Poem at the year’s end

December 21, 2013 § Leave a comment

On a Train Returning from the Imperial War Museum in Salford, Winter 2013

I’m travelling backwards,
the hills of the Peak passing down
into the afternoon.

The train is half empty.
A woman stops a phone-call
in mid-sentence, signal broken.

After a moment’s silence
she resumes communication
through her laptop,

the tapping like rain starting
on a roof. In my mind, men
up to their knees in mud

are holding a stretcher.
One is looking to camera.
What the hell can they do?

They’re stuck; hopeless.
The man they carry is almost
dropped into the sludge.

The woman’s phone goes:
she stops tapping, starts talking.
At Grindleford we rock and settle,

plunge into the tunnel.
I watch the framed day diminish,
wait for the voice to end.



December 15, 2013 § Leave a comment

From the corner you could go anywhere, Leveson Street,
Warren Street, under the arches of Norfolk Bridge, over the river…


This is a place in Attercliffe, Sheffield – an intersection, where the narrator of one of my poems in The Footing, and the historical subjects he is tracking, raise their eyes to the possibilities of the urban horizon. It’s a point on a map; it is also a moment: a place reached, a pause in which the narrator’s present (which was mine, sometime in 2010) collides with the present of a gang of men, in the spring of 1925, walking away from a crime – a fatal attack on an Attercliffe man, for which two of them, a few weeks later, were to hang.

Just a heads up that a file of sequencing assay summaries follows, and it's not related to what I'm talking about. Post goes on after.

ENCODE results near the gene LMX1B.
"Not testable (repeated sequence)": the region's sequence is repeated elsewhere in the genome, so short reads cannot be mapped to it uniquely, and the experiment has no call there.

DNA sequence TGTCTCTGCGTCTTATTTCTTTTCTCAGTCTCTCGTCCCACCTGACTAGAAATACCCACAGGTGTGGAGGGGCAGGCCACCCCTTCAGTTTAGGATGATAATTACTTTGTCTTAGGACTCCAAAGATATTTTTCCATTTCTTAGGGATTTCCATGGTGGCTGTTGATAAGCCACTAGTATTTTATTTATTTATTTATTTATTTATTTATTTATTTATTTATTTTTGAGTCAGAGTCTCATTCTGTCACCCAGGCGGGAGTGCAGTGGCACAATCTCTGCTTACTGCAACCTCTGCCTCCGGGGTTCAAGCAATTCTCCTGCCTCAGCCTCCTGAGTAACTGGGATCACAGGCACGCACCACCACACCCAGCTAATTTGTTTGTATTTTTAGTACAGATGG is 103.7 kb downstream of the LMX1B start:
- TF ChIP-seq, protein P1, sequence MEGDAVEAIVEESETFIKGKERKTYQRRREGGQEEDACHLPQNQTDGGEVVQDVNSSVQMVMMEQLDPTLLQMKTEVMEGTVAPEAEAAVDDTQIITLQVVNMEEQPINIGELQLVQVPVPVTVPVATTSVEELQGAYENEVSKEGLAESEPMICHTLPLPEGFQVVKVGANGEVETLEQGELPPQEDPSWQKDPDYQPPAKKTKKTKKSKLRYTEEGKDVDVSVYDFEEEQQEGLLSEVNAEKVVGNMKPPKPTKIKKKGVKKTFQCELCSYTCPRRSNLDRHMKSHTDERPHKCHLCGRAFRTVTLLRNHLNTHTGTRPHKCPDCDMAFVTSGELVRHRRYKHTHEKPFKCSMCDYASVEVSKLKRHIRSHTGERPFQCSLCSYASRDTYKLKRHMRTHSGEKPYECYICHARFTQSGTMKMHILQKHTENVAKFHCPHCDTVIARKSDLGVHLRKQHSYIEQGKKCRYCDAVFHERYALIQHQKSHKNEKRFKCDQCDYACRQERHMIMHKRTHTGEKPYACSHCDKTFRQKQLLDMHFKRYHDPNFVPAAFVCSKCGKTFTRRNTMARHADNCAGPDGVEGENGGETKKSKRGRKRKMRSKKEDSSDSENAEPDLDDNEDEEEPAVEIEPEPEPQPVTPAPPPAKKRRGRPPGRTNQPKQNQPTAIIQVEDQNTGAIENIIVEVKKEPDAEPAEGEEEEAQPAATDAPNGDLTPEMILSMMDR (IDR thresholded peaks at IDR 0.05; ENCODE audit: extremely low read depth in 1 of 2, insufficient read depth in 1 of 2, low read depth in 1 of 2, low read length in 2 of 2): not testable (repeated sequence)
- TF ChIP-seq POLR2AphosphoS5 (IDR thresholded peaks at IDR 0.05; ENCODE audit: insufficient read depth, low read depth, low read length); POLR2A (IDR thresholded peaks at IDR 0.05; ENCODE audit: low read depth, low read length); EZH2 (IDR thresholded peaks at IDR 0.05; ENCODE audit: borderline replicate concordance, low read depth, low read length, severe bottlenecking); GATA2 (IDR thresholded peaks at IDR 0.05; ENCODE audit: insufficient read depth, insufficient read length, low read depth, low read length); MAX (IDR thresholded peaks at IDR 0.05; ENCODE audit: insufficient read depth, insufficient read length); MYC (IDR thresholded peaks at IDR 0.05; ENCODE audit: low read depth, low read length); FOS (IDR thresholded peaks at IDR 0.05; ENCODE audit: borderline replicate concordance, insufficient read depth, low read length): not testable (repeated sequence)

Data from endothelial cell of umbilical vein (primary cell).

The title of my sequence is ‘Flights and Traverses’, chosen because I wanted to indicate how the poems describe movement away from a point (the ‘flight’) and also the phenomenon of that movement (the ‘traverse’ or crossing). But the sequence also has a subheading: 5 Itineraries; and it had an earlier, working title: ‘A Cartography’. Both suggest the original motive: I wanted to follow footsteps – but I was also interested in the imaginative possibilities of mapping and the itinerary.

‘Itinerary’ has its roots in the Latin for ‘travelling’ and is usually understood to mean either a plan or a record of a journey: it can therefore refer to an experience anticipated or recollected. There is also something of the professional: it traditionally refers to a day’s travel especially for the purpose of judging, or preaching, or lecturing. In many senses, it is a ‘setting out’.

(This is an extract of ‘Cartography, Flights and Traverses’, an essay about my poem sequence ‘Flights and Traverses’, which was presented at the launch of the Longbarrow Press anthology The Footing in Sheffield in November.  The whole piece is on the Longbarrow site here.)

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